Interaction between the Ataxia Telangiectasia Mutated (ATM) and the Tuberous Sclerosis complex (TSC) pathways.
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Ataxia Telangiectasia is a progressive neurodegenerative disorder caused by mutations in the ataxia telangiectasia mutated (atm) gene. Nuclear ATM has a well established role in response to DNA damage, however ATM has also been localized outside the nucleus where it has been demonstrated to participate in the insulin signalling pathway by phosphorylating eIF-4E binding protein(4EBP1). 4EBP1 is a target of Mammalian target of Rapamycin (mTOR) and its phosphorylation releases it from eIF-4E enabling translation of mRNA and protein synthesis. The Tuberous Sclerosis Complex (TSC) proteins, hamartin (TSC1) and tuberin (TSC2) act as a heterodimer to regulate mTOR activity. mTOR exists as two complexes, mTORC1 (rapamycin sensitive) and mTORC2 (insensitive to short term rapamycin). These complexes control many cellular functions including protein synthesis, autophagy, lipid metabolism, mitochondrial biogenesis and cytoskeletal organisation. Mutations in either of the TSC1 or TSC2 genes lead to Tuberous Sclerosis, an autosomal dominant, multisystem disorder of benign tumour growth and neurological abnormalities. Studies in our laboratory have demonstrated for the first time that ATM interacts with both tuberin and hamartin. The effects of ATM deficiency on the mTOR pathway under different growth conditions and stresses will be described.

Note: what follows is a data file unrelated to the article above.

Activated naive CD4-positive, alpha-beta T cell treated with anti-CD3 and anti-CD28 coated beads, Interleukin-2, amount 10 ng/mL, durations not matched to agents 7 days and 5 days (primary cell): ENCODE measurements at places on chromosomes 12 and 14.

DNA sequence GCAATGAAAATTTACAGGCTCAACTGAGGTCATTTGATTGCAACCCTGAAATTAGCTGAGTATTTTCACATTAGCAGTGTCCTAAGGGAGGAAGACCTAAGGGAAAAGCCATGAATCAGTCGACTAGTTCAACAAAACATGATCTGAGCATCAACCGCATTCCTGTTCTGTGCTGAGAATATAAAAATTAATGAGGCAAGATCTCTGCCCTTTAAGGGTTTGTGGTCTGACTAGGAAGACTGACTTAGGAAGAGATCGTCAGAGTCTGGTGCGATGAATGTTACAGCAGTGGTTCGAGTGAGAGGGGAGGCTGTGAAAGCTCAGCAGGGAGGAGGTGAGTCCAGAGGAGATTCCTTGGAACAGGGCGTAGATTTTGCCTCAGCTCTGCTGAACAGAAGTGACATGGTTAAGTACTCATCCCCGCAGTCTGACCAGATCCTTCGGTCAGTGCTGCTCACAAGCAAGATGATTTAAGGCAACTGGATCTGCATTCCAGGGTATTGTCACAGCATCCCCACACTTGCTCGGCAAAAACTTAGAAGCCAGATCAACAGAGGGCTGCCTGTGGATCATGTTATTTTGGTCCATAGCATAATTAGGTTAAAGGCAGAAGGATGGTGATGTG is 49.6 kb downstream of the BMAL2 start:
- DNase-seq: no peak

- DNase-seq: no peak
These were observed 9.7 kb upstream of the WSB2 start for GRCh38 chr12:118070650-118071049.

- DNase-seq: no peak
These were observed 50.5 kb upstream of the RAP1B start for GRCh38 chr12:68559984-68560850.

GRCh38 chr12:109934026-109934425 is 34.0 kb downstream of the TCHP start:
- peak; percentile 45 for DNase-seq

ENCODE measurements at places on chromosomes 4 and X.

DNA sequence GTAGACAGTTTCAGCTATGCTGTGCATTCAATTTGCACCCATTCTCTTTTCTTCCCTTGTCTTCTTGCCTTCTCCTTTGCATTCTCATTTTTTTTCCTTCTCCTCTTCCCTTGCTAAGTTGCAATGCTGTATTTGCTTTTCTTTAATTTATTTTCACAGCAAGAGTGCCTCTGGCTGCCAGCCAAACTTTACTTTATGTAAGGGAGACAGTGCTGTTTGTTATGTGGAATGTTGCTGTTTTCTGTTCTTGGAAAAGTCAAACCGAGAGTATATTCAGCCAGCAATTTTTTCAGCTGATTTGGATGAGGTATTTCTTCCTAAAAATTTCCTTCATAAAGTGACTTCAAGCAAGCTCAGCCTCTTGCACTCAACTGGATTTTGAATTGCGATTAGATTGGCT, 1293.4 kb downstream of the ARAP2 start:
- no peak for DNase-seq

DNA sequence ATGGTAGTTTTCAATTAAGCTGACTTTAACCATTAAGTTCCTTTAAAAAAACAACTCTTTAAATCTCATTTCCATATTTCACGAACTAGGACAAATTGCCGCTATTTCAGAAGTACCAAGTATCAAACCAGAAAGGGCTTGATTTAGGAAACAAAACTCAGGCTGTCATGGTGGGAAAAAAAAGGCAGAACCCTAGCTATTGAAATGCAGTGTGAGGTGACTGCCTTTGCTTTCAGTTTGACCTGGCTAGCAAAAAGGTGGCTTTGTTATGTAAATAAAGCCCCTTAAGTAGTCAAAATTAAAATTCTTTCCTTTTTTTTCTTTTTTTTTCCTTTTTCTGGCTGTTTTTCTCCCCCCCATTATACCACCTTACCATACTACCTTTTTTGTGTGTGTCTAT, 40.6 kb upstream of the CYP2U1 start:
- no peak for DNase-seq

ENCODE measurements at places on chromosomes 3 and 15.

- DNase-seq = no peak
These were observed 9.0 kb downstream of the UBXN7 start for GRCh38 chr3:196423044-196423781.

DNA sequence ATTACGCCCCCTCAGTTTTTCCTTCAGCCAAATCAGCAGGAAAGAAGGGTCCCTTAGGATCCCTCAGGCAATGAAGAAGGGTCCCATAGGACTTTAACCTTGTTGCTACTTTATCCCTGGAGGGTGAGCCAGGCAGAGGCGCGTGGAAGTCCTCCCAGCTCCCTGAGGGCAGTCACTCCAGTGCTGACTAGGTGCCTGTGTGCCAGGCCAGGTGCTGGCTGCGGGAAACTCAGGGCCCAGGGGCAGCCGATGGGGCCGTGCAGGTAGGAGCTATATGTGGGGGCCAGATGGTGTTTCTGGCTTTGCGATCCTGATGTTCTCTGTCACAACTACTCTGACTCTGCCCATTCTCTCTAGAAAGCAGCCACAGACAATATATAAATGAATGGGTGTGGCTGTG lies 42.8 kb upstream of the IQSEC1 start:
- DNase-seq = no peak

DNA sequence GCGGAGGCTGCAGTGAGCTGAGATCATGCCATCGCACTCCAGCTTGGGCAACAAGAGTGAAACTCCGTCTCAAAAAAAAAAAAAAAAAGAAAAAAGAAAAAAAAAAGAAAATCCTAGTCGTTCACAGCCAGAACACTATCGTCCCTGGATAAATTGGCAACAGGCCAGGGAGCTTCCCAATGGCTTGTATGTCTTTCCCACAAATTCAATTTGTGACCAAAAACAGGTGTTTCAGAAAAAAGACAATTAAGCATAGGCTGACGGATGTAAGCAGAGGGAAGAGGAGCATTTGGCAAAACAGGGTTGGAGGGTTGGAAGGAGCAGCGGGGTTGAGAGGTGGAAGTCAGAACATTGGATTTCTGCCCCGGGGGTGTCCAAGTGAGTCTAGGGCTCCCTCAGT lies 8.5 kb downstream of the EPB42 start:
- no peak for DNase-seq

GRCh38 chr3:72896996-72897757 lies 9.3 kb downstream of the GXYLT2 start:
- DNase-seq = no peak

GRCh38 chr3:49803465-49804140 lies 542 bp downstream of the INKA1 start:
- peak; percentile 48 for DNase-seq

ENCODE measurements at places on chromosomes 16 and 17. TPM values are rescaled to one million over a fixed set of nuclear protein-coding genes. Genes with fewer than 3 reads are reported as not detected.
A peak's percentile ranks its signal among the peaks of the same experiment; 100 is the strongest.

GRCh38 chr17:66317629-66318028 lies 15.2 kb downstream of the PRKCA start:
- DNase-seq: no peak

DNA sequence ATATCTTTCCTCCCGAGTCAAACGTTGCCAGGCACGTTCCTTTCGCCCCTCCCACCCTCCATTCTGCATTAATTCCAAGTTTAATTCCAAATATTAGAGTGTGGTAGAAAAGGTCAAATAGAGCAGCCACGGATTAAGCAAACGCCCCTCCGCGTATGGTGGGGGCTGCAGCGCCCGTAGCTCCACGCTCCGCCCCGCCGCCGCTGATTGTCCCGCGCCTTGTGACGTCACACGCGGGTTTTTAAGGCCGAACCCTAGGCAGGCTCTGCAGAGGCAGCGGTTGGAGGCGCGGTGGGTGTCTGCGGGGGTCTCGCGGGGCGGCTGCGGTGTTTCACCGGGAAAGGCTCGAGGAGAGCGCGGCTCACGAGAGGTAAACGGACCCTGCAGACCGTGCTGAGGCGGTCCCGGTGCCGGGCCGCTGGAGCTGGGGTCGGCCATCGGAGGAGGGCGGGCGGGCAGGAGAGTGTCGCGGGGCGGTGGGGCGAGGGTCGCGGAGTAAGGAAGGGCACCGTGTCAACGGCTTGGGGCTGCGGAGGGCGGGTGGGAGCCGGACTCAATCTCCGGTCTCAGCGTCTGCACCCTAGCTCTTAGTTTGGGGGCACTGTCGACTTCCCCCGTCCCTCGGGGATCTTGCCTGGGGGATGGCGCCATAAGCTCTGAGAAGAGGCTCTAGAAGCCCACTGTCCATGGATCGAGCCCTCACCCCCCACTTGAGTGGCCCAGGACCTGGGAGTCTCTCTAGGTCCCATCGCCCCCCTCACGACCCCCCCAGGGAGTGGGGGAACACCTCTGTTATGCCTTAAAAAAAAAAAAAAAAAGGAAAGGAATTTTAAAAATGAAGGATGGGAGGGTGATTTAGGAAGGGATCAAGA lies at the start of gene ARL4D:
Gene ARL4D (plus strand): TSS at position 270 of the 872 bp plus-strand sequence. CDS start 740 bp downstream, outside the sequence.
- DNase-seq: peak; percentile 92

Proceedings of the Australian Society for Biochemistry and Molecular Biology
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